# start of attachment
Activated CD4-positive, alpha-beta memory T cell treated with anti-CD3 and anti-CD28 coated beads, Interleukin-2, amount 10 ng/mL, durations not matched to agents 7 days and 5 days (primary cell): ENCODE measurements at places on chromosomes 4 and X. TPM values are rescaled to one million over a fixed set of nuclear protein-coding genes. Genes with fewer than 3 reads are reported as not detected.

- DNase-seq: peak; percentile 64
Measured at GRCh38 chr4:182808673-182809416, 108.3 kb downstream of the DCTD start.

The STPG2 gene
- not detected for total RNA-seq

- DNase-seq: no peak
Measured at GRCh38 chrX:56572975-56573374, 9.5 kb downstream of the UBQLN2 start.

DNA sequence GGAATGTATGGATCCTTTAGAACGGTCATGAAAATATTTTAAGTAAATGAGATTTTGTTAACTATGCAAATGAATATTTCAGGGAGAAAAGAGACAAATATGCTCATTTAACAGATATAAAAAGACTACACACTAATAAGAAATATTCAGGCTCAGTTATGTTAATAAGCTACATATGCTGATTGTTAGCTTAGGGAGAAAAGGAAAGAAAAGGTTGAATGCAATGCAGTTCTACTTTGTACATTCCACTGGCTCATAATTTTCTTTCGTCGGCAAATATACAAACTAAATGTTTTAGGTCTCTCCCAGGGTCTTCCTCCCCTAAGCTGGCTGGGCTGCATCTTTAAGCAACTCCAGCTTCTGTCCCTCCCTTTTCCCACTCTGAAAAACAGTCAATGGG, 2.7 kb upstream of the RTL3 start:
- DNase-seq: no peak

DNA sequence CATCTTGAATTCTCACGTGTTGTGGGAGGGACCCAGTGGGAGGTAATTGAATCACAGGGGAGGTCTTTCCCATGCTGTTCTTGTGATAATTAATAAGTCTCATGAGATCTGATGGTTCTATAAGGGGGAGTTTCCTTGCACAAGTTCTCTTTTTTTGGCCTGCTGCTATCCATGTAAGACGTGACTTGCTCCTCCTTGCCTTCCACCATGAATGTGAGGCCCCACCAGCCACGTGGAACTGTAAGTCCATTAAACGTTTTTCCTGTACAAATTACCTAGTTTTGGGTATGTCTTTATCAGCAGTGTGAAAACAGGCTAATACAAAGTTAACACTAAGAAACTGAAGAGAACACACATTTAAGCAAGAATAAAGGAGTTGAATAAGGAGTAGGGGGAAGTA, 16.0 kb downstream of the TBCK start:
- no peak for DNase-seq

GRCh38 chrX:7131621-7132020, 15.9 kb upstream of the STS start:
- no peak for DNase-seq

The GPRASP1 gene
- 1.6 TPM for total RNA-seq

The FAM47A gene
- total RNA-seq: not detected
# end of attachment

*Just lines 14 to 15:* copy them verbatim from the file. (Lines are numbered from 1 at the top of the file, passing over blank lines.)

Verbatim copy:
The GPRASP1 gene
- 1.6 TPM for total RNA-seq